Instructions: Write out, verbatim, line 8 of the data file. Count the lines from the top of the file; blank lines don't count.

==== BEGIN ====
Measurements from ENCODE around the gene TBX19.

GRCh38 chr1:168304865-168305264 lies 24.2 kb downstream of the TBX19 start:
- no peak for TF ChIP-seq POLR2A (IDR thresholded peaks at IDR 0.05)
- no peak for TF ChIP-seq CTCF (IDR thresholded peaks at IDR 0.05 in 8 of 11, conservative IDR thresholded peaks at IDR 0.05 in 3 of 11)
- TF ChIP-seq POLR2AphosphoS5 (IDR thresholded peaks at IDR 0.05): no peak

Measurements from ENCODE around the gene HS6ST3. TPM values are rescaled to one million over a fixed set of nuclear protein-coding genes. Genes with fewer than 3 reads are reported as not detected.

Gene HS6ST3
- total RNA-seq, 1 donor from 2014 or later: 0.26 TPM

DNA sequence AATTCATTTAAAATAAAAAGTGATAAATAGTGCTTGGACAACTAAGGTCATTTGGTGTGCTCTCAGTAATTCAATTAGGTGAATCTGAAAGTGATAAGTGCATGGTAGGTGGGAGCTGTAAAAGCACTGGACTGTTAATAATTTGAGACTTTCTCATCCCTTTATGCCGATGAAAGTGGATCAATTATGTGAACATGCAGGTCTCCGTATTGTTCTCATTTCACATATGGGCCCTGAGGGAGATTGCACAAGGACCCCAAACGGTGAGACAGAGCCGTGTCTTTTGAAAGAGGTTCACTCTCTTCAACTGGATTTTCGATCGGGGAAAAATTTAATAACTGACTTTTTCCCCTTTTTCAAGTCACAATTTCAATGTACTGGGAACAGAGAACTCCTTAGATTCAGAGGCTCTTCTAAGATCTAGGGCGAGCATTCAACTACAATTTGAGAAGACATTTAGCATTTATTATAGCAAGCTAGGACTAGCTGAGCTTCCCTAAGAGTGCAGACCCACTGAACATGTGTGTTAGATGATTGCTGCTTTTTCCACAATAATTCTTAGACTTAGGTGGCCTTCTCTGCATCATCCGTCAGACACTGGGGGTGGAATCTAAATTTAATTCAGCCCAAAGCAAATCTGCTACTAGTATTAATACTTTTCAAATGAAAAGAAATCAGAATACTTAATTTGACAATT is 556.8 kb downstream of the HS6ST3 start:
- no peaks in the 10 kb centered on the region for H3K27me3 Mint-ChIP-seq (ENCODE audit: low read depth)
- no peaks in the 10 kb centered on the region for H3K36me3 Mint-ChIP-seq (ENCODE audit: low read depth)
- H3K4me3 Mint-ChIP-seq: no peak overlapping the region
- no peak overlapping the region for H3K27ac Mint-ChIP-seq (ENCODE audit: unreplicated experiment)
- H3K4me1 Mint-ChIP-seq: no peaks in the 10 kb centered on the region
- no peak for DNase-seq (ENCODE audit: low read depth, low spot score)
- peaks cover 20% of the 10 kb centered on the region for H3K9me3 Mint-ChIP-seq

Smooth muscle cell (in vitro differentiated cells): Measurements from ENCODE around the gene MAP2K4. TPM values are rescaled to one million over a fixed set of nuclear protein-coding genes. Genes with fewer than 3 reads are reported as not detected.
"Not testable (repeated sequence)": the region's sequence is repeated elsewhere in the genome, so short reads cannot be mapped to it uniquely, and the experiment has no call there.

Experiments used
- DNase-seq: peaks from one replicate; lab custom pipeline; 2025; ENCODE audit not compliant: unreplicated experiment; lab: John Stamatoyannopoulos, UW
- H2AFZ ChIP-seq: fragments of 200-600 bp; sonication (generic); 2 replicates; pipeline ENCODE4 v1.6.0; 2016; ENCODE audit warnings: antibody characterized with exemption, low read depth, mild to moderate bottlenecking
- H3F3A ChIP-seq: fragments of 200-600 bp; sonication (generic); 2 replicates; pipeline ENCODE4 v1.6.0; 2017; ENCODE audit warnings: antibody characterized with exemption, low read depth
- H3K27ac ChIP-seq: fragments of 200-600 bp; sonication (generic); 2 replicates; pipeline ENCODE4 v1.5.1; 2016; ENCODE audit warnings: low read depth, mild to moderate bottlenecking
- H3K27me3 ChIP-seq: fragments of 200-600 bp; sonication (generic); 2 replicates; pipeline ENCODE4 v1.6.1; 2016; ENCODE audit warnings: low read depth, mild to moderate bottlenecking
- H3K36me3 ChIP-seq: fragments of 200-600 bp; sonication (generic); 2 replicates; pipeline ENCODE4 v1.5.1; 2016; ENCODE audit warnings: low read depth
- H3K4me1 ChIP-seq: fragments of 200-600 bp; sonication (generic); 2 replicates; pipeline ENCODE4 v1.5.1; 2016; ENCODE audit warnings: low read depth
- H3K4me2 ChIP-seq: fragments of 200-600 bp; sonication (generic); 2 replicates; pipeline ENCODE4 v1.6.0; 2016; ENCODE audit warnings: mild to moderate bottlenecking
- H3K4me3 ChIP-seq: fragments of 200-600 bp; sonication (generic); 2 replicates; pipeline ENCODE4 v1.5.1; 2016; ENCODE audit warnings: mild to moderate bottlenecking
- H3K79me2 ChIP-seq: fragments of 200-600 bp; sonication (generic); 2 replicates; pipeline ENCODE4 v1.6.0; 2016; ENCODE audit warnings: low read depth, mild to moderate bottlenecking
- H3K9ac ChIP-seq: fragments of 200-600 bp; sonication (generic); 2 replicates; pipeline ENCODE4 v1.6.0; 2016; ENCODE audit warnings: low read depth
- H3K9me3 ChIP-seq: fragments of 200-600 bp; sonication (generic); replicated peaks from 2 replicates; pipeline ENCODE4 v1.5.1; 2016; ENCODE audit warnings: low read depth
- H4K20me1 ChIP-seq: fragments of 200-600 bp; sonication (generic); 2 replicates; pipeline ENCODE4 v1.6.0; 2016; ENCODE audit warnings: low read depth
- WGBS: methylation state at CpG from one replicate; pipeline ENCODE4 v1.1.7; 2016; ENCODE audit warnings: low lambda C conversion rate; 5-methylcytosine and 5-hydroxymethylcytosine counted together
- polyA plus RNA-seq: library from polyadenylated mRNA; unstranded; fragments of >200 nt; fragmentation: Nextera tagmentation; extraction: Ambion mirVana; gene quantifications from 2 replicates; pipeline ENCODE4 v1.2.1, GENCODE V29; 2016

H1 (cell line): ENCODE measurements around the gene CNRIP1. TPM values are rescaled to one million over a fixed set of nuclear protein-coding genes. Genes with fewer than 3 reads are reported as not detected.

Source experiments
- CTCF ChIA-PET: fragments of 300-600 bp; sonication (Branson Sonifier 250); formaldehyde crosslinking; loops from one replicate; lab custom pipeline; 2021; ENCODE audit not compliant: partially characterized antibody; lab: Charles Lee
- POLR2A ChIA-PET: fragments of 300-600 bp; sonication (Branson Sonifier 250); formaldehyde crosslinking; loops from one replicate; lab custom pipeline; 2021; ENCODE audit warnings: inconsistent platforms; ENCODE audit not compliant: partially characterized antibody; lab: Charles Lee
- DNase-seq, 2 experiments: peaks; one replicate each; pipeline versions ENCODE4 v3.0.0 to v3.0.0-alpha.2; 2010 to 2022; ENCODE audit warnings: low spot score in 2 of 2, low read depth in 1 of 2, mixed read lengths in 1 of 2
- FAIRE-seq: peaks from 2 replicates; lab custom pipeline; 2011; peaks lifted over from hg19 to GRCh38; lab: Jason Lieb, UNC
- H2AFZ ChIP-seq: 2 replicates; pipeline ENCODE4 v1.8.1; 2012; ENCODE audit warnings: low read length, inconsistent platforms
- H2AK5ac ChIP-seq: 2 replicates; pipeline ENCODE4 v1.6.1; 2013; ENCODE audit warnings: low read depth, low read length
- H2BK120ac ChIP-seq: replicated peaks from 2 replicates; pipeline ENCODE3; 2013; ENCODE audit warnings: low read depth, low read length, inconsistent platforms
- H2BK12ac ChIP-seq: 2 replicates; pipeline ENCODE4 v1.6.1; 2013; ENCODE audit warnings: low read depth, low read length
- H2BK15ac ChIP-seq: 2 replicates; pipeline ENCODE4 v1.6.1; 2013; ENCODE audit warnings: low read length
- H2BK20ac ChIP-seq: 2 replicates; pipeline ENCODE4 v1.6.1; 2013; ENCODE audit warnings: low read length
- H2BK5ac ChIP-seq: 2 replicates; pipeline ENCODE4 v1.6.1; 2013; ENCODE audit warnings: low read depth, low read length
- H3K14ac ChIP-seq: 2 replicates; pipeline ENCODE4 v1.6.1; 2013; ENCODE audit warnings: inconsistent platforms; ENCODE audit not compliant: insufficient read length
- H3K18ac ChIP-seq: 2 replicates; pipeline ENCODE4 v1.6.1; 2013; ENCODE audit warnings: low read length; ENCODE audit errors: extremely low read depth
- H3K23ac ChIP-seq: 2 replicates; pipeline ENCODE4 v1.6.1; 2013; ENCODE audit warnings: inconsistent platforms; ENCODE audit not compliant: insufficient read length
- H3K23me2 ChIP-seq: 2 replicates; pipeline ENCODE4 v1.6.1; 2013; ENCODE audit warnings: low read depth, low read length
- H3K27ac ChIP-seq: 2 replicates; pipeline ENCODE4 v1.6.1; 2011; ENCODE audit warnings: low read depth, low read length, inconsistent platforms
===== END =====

- total RNA-seq, 1 donor from 2014 or later: 0.26 TPM